Yet businesses also said they were hiring at a rate not seen for at least the last quarter century. The IHS Markit/Chartered Institute of Procurement and Supply (Cips) UK services purchasing managers' index (PMI) reached 55 in August. It is a long way off from May's 62.9 and a slowdown from 59.6 in July.
Economists had predicted a score of 55.5 according to a consensus from Pantheon Macroeconomics. Yet the figure still implies that the sector is growing – any score above 50 is positive.
"The service sector lost momentum for the third consecutive month as the impact of looser pandemic restrictions faded in August," said Tim Moore, economics director at IHS Markit, which compiles the survey.
The rate of job-creation rose, beating the previous survey record that was set in June 2014. Meanwhile, there are not enough candidates to fill all the jobs, which is pushing up wages.
This rise in pay packets is pushing up costs for the services companies, and they are in turn passing on some of this to their customers, the survey found.
The shortage of labour – and the number of staff who have to self-isolate because of Covid-19 – has also put pressure on the sector, leading to unfinished projects. Businesses also reported problems in their supply chains.
"Many businesses suffered constraints on growth due to staff shortages, self-isolation rules, and stretched supply chain capacity," Mr Moore said. "Service- providers signalled the sharpest rise in employment since data collection began 25 years ago.
"Additional staff recruitment typically reflected efforts to return workforce numbers to pre-pandemic levels after widespread job cuts last year. Many survey respondents commented on long wait times to fill vacancies and an unexpectedly high staff turnover as the UK economy reopened."
Duncan Brock, group director at Cips, said: "With the third monthly fall in a row, new order growth failed to impress and work from overseas barely rose.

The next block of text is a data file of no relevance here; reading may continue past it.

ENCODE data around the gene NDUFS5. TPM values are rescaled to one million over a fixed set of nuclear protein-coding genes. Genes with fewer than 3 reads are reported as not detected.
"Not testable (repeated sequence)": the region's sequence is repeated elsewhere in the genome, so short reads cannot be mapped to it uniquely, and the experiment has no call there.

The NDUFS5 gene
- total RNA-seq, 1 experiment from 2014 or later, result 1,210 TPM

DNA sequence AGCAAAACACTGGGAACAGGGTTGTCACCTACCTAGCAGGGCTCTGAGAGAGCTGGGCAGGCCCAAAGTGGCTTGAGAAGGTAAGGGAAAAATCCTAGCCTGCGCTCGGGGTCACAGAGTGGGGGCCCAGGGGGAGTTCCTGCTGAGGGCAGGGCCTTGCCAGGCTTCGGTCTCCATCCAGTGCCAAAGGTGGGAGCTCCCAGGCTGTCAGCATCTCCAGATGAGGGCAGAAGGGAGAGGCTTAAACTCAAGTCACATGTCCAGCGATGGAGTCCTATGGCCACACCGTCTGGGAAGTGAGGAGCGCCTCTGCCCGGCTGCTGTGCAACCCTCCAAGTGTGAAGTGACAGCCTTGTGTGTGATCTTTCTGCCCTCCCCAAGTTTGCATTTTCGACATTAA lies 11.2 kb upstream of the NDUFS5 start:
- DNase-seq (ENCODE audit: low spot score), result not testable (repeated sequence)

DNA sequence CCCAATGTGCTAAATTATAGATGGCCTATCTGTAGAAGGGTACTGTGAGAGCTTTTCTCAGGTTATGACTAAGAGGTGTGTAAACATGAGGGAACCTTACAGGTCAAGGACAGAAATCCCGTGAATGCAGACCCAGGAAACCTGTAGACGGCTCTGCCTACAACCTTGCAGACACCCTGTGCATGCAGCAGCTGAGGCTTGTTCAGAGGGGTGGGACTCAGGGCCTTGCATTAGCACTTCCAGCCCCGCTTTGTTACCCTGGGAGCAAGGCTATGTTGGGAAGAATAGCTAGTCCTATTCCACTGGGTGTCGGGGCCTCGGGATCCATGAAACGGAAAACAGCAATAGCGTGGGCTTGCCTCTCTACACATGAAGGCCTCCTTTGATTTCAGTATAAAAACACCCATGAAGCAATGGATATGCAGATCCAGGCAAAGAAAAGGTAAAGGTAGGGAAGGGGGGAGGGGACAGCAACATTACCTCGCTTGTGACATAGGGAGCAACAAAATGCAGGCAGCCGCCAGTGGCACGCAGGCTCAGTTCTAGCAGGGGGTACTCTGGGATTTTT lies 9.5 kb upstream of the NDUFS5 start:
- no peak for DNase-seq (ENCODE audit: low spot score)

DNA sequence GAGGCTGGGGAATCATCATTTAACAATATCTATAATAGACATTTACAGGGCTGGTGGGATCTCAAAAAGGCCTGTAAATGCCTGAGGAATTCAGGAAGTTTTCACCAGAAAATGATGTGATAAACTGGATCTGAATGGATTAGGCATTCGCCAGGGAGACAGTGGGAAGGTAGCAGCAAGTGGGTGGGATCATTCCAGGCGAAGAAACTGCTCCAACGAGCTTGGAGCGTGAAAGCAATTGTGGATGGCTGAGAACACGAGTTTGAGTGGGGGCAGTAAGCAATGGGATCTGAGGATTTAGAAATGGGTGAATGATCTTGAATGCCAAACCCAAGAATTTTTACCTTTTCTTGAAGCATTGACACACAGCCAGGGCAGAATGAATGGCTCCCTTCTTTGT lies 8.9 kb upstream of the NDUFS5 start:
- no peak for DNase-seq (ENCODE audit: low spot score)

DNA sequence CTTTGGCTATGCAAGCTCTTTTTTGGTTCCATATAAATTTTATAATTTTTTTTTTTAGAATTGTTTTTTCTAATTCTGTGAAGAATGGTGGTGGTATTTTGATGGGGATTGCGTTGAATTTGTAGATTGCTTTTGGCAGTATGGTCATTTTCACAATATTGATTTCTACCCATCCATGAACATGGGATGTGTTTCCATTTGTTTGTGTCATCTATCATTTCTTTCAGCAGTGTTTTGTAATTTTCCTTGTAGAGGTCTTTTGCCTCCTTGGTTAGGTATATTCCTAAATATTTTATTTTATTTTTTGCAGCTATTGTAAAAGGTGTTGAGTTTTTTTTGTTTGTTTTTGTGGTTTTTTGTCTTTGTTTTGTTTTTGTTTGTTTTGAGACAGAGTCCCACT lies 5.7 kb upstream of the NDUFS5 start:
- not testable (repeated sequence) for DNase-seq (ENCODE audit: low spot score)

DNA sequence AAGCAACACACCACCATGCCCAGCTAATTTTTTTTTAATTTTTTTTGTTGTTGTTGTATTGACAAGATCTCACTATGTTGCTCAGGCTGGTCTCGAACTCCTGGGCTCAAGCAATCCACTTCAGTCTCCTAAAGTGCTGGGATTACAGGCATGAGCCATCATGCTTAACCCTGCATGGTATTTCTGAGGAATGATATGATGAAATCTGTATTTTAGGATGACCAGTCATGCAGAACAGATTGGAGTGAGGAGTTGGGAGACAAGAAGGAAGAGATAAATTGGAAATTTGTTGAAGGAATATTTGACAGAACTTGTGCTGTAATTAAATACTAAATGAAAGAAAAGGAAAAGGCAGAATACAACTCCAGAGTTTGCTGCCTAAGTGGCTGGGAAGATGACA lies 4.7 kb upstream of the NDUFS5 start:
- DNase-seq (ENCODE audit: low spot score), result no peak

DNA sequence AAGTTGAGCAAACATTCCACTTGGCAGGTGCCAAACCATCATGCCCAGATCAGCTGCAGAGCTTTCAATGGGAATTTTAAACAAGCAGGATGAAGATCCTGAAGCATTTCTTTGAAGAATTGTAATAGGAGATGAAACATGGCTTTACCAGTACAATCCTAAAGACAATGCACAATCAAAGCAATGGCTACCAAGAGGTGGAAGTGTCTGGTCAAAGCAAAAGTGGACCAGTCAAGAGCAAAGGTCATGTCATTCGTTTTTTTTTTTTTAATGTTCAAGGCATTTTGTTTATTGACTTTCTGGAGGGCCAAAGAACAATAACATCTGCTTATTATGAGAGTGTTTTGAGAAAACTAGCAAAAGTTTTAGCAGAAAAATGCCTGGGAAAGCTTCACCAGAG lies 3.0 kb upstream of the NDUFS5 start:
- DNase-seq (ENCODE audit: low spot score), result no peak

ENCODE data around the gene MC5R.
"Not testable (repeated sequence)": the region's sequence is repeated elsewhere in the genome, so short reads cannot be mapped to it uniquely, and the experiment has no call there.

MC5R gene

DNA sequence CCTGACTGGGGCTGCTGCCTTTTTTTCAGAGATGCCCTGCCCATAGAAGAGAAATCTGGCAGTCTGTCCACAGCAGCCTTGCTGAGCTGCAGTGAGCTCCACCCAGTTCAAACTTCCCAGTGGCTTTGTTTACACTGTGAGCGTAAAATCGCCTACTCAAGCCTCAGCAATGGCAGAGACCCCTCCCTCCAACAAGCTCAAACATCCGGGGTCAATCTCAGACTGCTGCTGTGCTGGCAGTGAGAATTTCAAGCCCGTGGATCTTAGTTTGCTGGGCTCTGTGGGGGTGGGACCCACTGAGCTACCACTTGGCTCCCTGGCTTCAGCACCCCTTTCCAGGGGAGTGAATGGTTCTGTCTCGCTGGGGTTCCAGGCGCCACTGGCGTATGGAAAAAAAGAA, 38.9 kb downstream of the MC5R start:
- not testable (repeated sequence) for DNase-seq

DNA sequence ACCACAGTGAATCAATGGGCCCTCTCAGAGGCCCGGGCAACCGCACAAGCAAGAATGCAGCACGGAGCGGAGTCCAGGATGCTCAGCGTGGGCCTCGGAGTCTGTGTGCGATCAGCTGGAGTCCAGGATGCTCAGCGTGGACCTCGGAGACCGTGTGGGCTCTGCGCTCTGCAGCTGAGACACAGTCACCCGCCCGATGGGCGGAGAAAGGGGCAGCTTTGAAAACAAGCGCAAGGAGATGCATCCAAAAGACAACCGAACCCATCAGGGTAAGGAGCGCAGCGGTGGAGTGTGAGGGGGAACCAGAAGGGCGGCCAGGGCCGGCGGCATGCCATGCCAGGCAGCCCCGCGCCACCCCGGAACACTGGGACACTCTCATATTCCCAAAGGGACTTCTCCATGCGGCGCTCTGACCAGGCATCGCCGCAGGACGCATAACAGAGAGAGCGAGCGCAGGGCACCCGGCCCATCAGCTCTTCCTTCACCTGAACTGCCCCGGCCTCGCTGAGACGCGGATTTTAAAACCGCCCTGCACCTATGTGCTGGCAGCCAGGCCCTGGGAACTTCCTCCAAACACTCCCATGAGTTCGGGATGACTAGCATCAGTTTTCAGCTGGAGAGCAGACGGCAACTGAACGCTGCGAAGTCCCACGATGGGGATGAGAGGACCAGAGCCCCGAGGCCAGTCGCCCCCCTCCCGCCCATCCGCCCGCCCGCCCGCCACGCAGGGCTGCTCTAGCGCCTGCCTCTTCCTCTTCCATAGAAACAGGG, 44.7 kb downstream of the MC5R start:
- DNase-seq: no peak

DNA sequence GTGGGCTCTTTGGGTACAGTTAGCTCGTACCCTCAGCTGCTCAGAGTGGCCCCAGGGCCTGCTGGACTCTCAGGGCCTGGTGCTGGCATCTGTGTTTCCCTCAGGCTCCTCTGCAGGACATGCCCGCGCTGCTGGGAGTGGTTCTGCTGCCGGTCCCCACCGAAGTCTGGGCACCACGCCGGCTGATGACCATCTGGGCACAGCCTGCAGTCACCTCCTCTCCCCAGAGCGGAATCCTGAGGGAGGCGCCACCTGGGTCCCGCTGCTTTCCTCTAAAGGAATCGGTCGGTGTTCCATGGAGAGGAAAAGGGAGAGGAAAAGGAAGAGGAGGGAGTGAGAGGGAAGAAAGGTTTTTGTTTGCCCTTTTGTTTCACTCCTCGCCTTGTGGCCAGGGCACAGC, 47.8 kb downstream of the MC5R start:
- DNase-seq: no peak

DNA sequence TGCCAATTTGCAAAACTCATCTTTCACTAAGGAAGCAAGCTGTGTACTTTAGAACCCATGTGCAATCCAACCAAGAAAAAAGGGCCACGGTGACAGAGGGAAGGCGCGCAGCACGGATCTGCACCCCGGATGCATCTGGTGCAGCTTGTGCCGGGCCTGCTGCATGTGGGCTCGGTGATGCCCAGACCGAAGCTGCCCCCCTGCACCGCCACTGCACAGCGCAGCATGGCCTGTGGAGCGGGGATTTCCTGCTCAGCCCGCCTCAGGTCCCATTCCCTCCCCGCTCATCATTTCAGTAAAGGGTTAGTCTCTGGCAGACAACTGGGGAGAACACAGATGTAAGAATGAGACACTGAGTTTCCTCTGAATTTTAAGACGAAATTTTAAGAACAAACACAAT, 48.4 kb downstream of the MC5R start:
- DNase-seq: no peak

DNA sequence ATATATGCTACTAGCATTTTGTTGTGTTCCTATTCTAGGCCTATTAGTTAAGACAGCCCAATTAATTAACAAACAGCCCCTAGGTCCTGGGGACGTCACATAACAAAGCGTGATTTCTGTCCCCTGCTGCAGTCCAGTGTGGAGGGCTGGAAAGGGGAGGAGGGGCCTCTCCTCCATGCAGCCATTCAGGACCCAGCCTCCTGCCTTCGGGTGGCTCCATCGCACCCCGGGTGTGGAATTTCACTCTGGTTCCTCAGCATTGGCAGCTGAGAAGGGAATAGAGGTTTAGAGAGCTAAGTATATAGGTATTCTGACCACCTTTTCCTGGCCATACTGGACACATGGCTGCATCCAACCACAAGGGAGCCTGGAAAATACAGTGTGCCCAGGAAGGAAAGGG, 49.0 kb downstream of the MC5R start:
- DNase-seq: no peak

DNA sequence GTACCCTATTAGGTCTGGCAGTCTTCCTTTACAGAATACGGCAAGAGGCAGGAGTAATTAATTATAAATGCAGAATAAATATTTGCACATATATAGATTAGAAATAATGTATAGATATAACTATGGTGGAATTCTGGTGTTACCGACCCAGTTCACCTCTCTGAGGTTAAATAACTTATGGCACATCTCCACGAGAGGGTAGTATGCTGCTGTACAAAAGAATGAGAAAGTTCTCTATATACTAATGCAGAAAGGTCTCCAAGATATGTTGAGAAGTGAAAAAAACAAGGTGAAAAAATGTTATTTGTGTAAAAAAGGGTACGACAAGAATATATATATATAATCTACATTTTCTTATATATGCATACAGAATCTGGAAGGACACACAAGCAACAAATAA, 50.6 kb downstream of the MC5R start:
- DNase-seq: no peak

"Brexit continued to make its mark and supply shortages and logistics difficulties will pile on the pressure in the coming months, but service companies remained buoyant about future opportunities."
James Bentley, director of Financial Markets Online, commented: “This is the clearest sign yet that Britain’s booming services sector is being tripped up by spiking cost inflation and staff shortages.
“With consumer demand easing off only a touch from its initial post-lockdown surge, output is being dragged down in large part because many service businesses just don’t have the staff they need to get the work done.
“This has unleashed a wave of hiring, with August’s PMI survey clocking the biggest jump on record in service sector recruitment. Employers are increasing wages rapidly in a bid to woo recruits, and the resulting cost pressures are slicing into their profit margins.
“Despite these growing pains and the slide in output, business confidence in Britain’s dominant industrial sector remains high.
“With the Bank of England turning a blind eye to the mounting inflationary pressure, the likelihood of an imminent interest rate rise remains slim, keeping sterling largely flat after an nondescript week against both the euro and the dollar.”